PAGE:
First quarter growth in the 19 countries that use the euro was 0.4% compared to the previous three months, according to preliminary data published Tuesday. That’s double the rate posted in the final quarter of 2018.
The strength of the performance surprised economists, who said it was fueled by lower unemployment, rising wages and stronger consumer demand.
The results are the latest piece of evidence to suggest that the world’s largest economies are in better shape than many analysts feared.
China had lost momentum due to a government crackdown on risky lending and the drag exerted by the US trade war. Beijing responded with stimulus measures including business tax cuts, infrastructure projects and looser monetary policy. The country’s economy topped expectations in the first quarter with growth of 6.4%.
The US economy grew at a better than expected rate of 3.2%, thanks to stronger state and local government spending, lower imports and business inventories.
Brexit, which could have derailed the UK economy and harmed its neighbors, has been postponed, most likely until the end of October.
Florian Hense, an economist at Berenberg bank, said the developments suggest that 2019 may not be as gloomy as some expected.
“Over the past few weeks, US-China trade tensions have eased, news from China have suggested the Chinese stimulus may have started to work and the risk of an immediate hard Brexit has receded,” he said.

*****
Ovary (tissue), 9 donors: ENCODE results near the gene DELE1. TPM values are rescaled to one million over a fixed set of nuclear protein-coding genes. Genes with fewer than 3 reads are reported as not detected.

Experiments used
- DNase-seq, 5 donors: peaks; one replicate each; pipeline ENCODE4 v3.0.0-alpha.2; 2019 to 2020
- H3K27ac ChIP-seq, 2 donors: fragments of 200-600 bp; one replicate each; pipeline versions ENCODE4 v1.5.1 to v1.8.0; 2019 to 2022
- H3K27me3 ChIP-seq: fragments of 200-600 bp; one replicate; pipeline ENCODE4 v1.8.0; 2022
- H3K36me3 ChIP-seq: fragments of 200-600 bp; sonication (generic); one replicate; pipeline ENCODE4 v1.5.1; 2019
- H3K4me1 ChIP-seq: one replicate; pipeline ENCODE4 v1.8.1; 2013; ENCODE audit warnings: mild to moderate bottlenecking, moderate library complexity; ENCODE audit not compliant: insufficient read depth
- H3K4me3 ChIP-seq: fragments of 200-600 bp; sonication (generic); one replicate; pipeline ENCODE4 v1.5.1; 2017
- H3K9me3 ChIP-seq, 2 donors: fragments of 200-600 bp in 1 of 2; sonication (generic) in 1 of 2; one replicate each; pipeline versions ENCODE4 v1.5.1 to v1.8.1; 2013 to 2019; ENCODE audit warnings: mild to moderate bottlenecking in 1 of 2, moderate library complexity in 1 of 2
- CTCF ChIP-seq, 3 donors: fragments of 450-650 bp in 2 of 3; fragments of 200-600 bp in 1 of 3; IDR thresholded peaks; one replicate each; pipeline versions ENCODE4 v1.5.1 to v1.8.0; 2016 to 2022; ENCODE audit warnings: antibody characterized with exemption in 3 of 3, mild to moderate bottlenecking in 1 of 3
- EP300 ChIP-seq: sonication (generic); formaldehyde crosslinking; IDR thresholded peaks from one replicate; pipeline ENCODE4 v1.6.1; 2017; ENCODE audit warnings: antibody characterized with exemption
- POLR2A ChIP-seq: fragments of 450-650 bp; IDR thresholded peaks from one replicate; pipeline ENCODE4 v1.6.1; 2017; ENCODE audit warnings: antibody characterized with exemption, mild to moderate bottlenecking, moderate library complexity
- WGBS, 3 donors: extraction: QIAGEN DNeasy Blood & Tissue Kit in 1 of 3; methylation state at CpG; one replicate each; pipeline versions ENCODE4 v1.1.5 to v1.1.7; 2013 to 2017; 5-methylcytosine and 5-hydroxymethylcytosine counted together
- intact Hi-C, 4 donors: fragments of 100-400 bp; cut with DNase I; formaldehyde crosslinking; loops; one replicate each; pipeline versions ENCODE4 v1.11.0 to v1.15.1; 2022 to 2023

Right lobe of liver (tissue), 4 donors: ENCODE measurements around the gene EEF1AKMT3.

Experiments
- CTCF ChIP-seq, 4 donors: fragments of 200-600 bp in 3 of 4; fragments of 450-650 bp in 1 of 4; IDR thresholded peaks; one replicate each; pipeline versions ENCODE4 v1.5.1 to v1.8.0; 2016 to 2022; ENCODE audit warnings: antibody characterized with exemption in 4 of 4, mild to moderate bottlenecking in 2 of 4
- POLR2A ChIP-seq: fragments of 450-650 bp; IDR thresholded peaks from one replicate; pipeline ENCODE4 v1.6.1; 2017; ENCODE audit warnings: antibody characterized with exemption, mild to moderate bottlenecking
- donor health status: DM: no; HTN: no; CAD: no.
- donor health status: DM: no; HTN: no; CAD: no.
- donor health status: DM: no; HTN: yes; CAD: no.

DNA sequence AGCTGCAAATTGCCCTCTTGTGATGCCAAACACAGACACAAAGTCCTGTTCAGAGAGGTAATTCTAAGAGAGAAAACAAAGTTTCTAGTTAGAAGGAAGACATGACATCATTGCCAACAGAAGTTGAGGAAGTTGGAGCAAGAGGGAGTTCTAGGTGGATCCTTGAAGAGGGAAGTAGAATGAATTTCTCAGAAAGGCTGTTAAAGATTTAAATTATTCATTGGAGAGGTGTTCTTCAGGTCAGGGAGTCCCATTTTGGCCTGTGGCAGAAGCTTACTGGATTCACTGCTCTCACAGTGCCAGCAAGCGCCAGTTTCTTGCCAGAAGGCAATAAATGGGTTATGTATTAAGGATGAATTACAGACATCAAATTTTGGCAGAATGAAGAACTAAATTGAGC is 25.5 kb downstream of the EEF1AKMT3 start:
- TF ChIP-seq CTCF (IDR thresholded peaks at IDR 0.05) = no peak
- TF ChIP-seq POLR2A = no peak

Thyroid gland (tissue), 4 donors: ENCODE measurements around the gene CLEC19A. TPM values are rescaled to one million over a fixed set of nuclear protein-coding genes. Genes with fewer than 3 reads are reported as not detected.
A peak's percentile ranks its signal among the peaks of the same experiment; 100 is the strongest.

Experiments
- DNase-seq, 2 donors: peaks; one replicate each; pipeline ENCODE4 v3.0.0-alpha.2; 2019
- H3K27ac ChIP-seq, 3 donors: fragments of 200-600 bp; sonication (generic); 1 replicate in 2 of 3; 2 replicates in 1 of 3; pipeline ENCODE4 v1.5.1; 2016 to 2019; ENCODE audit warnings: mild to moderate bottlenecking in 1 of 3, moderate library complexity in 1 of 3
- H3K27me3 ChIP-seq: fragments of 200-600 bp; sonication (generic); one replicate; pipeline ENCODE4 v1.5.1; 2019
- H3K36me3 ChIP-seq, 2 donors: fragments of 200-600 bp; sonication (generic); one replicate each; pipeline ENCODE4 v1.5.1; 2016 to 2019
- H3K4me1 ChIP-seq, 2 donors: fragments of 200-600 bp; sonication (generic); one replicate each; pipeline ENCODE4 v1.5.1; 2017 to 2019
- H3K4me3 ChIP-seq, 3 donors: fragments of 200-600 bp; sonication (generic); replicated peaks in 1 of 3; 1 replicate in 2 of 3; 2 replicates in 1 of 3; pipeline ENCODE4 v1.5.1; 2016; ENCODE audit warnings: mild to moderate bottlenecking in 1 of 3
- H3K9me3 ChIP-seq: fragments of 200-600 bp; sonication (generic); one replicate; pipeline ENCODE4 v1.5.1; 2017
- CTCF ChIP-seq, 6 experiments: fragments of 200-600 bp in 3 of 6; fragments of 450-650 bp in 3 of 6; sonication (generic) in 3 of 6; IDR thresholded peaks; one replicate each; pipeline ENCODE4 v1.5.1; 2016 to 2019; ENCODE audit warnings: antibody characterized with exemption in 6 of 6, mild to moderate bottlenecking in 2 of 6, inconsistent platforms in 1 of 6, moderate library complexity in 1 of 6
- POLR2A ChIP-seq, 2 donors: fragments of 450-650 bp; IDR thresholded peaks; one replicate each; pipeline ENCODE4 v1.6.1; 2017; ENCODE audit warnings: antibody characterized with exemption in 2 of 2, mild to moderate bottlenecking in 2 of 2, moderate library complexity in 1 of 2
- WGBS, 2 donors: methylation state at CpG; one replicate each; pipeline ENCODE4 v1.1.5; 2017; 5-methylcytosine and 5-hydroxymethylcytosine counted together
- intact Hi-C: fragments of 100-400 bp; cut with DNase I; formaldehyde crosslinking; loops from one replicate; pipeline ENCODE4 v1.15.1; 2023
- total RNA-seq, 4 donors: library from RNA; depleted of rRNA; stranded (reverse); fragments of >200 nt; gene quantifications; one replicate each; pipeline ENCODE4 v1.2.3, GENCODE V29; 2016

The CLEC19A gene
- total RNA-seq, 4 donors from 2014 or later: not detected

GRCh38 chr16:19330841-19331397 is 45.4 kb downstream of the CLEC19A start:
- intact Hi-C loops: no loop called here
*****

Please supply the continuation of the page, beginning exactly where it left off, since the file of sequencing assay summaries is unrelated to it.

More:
Europe on track
Additional data on big European economies published Tuesday bolsters the thesis.
Spain’s GDP increased 0.7% over the previous three months, an improvement on the 0.6% rate posted last quarter. France maintained growth of 0.3% while Italy picked up pace slightly to 0.2%.
Data on the region’s largest economy, Germany, has not yet been released. But survey data suggest a positive trend after the country narrowly avoided a recession at the end of 2018.
The United Kingdom said earlier this month that GDP grew 0.3% in the three months to the end of February. While that was stronger than expected, economists said some of the growth was caused by businesses stockpiling ahead of the original Brexit date of March 29.
Statistics published Tuesday showed that unemployment across the European Union dropped to 7.7% in March, the lowest since September 2008.
“We can say that calls for a eurozone recession were certainly premature,” said Peter Vanden Houte, ING’s chief economist for Belgium and the eurozone.
Yet he cautioned against complacency.
“Not much has to go wrong to bring GDP growth to a standstill,” said Vanden Houte.